Bathroom venting out of new siding

Discussion in 'Remodel Forum & Blog' started by ryan87500, Sep 22, 2011.

  1. ryan87500

    ryan87500 New Member

    Messages:
    20
    Location:
    New York
    I have one bathroom upstairs that is not vented through the roof. It is layed next to the soffit and there is mold there. We are getting new siding put on and the company said they can install a vent cap similar to a dryer one on the side of the house and vent it out of that.

    Is that a good solution. They said they would not recommend doing it out of the roof if not putting a new roof on as it can cause complications.

    Thanks!
  2. cacher_chick

    cacher_chick Test, Don't Guess!

    Messages:
    3,244
    Location:
    Land of Cheese
    Any decent roofer can properly flash a new vent onto an old roof.

    Are you talking about a ventilation vent or a plumbing vent?
  3. ryan87500

    ryan87500 New Member

    Messages:
    20
    Location:
    New York
    Ventelation vent. He will do it as part of the install so if it is ok to do it this way and I save some money that works for me as well.
  4. cacher_chick

    cacher_chick Test, Don't Guess!

    Messages:
    3,244
    Location:
    Land of Cheese
    The challenge in doing such an installation is that the vent pipe should not have any dips in it where condensation can pool.
  5. ryan87500

    ryan87500 New Member

    Messages:
    20
    Location:
    New York
    So I would just have to run it a little higher than the fan and use something to hold it up. Maybe some sort of bracket on the rafters.
  6. mrmedic

    mrmedic Junior Member

    Messages:
    57
    Location:
    Delaware
    I have installed the type that go under the soffit before and I always use ridged 3 or 4" duct work, That way you don't get it sagging. Also you should insulate the duct if you are in a cold climate so it does not sweat and drip in your attic.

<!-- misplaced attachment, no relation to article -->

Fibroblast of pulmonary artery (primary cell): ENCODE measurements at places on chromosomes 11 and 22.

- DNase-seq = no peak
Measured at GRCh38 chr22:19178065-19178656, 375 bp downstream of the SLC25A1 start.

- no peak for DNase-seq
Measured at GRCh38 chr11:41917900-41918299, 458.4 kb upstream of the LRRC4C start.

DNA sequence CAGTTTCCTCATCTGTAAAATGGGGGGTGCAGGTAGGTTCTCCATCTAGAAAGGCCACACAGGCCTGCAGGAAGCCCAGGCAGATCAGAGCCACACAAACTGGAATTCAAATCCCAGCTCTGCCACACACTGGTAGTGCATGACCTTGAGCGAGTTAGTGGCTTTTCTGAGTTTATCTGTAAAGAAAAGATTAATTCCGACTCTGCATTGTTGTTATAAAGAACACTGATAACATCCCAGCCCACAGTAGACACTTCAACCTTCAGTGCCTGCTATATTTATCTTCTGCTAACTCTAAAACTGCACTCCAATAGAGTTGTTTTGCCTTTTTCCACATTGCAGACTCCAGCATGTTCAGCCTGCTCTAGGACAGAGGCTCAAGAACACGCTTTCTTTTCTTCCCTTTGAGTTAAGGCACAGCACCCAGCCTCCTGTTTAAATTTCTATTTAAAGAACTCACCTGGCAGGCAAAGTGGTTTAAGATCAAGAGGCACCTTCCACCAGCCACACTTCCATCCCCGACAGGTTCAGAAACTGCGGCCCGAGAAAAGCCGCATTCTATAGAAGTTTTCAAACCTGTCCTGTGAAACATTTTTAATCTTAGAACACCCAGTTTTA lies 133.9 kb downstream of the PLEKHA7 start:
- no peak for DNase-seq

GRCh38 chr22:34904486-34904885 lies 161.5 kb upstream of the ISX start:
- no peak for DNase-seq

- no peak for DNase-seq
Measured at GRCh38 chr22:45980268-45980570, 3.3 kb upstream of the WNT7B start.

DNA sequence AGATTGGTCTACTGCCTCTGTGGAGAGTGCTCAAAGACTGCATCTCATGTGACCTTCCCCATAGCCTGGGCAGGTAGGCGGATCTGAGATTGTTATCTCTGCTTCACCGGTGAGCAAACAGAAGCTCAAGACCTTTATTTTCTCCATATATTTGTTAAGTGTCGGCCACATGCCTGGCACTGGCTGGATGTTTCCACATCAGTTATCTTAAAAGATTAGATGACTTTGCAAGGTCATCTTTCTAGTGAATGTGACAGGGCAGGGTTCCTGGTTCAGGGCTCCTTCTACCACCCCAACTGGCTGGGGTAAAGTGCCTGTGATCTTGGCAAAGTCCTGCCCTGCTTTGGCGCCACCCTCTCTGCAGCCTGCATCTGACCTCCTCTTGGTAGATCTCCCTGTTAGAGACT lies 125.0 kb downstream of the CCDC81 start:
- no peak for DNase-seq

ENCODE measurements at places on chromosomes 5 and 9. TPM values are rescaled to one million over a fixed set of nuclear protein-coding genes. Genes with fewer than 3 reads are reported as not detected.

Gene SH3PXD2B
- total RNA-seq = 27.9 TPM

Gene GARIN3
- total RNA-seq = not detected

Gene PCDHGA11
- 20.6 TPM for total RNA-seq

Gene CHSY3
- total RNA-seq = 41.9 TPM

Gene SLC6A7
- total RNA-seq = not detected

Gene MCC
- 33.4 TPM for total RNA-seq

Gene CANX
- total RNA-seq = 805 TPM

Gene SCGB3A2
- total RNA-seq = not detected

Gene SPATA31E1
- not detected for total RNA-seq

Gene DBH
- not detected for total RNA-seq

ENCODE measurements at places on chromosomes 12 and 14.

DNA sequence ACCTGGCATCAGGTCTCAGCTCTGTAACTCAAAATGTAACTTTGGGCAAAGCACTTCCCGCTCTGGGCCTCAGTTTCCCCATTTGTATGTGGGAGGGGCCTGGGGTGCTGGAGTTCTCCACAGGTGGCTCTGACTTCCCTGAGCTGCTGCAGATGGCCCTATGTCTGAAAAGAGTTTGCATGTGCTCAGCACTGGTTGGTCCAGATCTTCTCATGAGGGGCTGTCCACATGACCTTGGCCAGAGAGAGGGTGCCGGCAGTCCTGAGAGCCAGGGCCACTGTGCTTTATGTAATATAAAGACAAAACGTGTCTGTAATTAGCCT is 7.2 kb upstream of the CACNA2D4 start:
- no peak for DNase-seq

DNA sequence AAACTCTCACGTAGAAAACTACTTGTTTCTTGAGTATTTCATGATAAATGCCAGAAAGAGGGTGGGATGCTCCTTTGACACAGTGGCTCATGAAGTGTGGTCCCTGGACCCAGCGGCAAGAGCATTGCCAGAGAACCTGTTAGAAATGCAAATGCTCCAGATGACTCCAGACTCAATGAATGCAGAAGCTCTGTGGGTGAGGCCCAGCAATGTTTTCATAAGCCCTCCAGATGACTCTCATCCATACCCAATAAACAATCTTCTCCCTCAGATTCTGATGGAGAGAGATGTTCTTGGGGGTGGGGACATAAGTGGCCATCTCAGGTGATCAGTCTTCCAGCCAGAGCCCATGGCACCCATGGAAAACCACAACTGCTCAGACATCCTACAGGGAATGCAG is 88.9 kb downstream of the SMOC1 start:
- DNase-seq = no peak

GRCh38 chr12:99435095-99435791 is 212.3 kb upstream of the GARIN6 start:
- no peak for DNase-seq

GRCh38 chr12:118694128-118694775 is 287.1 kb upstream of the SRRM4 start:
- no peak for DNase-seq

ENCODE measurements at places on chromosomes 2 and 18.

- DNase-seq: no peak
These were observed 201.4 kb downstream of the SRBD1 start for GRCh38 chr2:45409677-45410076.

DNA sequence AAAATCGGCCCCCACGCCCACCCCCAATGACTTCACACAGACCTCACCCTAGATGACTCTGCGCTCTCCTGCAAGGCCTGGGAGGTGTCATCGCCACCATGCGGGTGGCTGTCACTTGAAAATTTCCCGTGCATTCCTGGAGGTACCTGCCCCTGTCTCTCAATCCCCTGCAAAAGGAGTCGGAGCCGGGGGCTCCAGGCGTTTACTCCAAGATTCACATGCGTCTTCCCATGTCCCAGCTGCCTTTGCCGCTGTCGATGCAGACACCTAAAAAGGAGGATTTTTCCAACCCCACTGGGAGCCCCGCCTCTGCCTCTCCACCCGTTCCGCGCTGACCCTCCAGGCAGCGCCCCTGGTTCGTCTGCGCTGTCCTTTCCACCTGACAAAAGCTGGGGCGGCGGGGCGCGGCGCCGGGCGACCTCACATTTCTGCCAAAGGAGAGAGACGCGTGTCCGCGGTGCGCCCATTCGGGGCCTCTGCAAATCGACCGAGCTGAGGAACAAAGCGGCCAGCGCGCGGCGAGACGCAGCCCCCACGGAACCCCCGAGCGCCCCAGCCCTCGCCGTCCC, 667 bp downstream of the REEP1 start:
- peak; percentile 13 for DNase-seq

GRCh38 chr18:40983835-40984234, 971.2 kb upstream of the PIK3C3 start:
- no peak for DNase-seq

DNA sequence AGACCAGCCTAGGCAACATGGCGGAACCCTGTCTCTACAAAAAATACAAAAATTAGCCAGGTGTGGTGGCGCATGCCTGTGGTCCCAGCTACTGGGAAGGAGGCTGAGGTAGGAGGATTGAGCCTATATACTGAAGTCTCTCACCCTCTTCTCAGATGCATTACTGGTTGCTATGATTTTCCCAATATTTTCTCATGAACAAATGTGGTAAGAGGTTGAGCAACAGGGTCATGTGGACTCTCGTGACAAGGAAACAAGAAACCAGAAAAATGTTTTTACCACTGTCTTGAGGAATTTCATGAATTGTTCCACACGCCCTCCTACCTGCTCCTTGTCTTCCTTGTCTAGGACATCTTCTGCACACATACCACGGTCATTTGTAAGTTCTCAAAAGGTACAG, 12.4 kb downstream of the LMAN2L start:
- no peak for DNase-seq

Ron
  7. ryan87500

    ryan87500 New Member

    Messages:
    20
    Location:
    New York
    I was thinking about using a fantech in-line fan. Can one be used if just going horizontal and not vertically through the roof?
  8. jadnashua

    jadnashua Retired Defense Industry Engineer xxx

    Messages:
    21,948
    Location:
    New England
    The in-line fans generally don't care whether they are horizontal or vertical. The only potential problem is if it has a built-in damper. If so, then you'd need to ensure it is oriented properly and rated for horizontal use. I see you don't want a new roof penetration, but soffit vents are not good for bathroom exhaust. A roof vent can be problematic if you have a lot of snow in the winter, though. I didn't have a choice on my townhouse - I went through the roof. Since the bathroom was also windowless, I replaced the original overhead light fixture/fan with one from www.solatube.com. This would require yet another hole in the roof. On a sunny day, it brings in the equivalent of the light from a 300W lightbulb, all for free. Worth looking into.
  9. ryan87500

    ryan87500 New Member

    Messages:
    20
    Location:
    New York
    Is it possible to vent out of the side of the house and not a soffit? I was thining they would just use one of the caps like for a dryer vent on the siding?
  10. hj

    hj Moderator & Master Plumber Staff Member

    Messages:
    26,537
    Location:
    Cave Creek, Arizona
    quote; Is it possible to vent out of the side of the house and not a soffit? I was thining they would just use one of the caps like for a dryer vent on the siding?

    Of course it is possible. It is done all the time when a roof termination is not possible, or very difficult.
  11. mrmedic

    mrmedic Junior Member

    Messages:
    57
    Location:
    Delaware
    I did not mean to say to vent it into the soffit. They make a special cover just for a under soffit vent. It vents out each side of the cover. If you have room for the duct in the overhang area they can be pretty easy to install. I have seen no problems at all with these type vent exhaust covers. Remember that you should use insulated ductwork to prevent condensation.
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